There is something so cool about having a whole house open and free with people you like all around and the knowledge that you are going to stay up all night with them. With more room in the kitchen, we danced to cheesy pop songs and sang at the top of our lungs. In one bedroom, we read German poetry (really); in another, there were lively discussions on gay lifestyles; and in still another, we danced salsa and tango.


By five in the morning, we could hear birds chirping and feel the sky turn a faint pink. The die-hards then decided to head out to the schloss (castle) along the Saar and watch the sunrise. I think they also went to a cafe in town for breakfast before teetering off to their respective beds, around 11. As for myself, I snuggled up in bed, flushed with the success of having thrown another great party, and confident that I would not be cleaning up the mess..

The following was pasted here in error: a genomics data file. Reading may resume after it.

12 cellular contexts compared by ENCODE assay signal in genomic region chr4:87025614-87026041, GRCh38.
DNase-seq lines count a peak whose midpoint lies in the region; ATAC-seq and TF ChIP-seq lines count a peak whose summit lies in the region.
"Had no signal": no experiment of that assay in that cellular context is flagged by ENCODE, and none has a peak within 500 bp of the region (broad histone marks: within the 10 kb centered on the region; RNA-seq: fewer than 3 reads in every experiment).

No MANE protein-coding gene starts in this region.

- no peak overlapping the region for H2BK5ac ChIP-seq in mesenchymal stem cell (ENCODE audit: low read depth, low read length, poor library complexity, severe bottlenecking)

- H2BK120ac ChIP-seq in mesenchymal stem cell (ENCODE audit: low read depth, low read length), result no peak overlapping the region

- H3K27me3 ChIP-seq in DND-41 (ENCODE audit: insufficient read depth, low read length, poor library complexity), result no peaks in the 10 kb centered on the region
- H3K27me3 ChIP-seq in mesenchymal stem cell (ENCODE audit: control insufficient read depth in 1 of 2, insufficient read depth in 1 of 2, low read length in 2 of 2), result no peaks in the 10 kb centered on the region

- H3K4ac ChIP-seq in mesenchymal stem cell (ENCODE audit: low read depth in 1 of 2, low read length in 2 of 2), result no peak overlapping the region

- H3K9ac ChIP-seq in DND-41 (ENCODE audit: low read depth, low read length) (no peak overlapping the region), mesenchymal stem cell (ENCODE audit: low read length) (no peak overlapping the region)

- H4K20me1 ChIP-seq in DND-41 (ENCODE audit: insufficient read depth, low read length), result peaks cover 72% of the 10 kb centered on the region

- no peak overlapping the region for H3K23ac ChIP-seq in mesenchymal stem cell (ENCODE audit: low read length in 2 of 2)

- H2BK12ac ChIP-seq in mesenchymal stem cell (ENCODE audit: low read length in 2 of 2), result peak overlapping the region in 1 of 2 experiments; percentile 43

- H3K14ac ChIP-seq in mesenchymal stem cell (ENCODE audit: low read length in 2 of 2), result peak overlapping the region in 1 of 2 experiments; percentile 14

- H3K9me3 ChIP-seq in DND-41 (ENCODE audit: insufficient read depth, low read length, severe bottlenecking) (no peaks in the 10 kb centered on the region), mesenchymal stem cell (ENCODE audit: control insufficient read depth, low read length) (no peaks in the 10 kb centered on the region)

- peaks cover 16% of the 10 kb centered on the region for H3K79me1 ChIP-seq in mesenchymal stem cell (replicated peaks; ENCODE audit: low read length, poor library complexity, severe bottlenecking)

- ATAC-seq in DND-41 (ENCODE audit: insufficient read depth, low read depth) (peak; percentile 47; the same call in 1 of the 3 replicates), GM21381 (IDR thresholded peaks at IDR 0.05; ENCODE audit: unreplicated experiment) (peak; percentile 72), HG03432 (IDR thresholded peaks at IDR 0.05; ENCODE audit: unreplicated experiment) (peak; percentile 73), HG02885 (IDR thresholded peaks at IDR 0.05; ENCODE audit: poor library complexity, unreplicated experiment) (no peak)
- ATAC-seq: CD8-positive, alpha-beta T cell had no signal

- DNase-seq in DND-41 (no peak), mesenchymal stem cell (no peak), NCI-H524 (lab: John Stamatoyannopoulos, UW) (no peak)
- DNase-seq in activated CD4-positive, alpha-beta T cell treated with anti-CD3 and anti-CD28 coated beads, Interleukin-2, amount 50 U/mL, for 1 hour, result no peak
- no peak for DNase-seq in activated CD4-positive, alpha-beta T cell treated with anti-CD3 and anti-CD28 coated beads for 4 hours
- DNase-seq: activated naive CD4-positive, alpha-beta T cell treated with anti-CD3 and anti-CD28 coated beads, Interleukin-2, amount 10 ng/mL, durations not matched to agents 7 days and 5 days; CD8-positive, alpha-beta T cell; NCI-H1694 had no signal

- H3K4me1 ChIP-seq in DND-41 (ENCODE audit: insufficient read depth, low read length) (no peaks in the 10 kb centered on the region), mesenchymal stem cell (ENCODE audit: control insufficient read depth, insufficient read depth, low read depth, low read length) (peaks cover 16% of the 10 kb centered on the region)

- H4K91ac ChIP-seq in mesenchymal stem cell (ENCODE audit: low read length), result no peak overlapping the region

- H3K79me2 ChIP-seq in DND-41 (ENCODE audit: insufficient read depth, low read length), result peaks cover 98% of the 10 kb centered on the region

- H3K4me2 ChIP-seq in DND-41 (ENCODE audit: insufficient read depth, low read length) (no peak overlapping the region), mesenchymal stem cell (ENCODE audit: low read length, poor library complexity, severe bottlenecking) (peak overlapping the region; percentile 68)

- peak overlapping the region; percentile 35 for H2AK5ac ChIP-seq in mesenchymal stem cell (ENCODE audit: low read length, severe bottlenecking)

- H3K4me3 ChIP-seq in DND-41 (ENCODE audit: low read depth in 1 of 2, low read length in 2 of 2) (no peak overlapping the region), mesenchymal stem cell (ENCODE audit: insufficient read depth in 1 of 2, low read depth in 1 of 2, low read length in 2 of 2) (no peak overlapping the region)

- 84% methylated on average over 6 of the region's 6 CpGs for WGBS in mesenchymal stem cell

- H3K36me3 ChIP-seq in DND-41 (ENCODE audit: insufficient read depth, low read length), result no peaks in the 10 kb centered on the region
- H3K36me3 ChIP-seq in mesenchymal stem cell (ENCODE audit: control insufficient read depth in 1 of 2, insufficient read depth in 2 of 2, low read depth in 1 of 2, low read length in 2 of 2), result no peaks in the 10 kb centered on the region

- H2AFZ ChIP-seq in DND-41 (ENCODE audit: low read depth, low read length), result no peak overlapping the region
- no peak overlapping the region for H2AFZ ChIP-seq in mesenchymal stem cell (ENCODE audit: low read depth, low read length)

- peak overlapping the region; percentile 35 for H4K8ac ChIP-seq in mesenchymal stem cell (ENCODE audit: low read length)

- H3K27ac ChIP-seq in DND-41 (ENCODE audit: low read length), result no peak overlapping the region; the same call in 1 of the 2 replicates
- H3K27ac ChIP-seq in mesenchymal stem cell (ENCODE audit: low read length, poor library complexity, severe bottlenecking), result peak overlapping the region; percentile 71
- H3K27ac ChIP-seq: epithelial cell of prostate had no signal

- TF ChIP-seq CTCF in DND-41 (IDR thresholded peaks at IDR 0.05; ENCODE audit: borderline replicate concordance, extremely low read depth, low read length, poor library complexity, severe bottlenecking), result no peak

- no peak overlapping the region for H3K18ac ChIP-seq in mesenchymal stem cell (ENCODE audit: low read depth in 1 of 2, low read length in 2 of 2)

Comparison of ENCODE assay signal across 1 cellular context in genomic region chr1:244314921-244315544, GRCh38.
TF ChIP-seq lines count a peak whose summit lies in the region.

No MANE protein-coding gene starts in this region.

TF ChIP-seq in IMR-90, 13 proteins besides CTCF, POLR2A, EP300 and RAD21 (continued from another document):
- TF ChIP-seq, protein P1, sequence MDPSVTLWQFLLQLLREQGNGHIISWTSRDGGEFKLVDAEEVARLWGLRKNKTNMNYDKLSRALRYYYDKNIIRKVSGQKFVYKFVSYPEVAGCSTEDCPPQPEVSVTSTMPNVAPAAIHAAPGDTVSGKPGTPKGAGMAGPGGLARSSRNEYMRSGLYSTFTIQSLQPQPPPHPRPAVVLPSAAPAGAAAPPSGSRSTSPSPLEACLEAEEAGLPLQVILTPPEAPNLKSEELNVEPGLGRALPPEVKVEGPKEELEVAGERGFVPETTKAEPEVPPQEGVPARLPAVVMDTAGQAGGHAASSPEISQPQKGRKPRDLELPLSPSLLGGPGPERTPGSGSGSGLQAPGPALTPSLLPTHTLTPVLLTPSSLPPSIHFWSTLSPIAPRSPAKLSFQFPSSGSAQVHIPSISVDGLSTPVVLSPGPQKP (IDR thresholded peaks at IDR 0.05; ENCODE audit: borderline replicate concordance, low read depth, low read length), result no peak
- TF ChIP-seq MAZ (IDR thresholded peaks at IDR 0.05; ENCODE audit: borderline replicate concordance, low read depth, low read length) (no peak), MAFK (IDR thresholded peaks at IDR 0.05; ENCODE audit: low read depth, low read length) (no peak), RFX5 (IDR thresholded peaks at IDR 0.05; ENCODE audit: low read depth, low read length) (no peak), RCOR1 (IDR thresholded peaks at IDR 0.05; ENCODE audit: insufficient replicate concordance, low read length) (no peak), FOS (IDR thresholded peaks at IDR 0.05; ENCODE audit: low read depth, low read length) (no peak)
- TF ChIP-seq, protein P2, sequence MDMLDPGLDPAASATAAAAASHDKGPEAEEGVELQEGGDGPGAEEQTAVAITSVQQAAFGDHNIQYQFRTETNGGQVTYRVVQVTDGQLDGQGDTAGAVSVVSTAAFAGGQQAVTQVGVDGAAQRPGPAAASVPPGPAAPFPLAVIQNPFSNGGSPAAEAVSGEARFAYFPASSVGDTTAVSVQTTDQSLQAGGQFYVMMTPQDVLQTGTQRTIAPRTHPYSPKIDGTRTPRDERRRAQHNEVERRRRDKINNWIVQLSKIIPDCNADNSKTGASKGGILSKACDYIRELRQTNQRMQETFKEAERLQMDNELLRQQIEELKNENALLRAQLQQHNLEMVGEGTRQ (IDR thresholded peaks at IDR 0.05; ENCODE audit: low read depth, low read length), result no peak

Many thanks to Matthias Bauer for taking such awesome pictures. You can see more of them here.

Viva die Sonne!

This morning I woke up to a low, grey sky that huffed and puffed and pouted all throughout the day, until it finally broke into a torrent of steamy rain drops just as I ventured out to take the bus home. Lucky that I did not ride my bike this morning.

It turns out, however, that the lack of April showers succeeded in bringing no May flowers, which in Germany means barley and wheat. The unseasonably warm Spring has been bad for crops, driving up the price of beer, their most darling commodity. Conversely, it drove hordes of Germans out to the biergartens to consume it.

I guess a little rain never hurt anyone.

Welcome to Chomsky’s Normal Floor..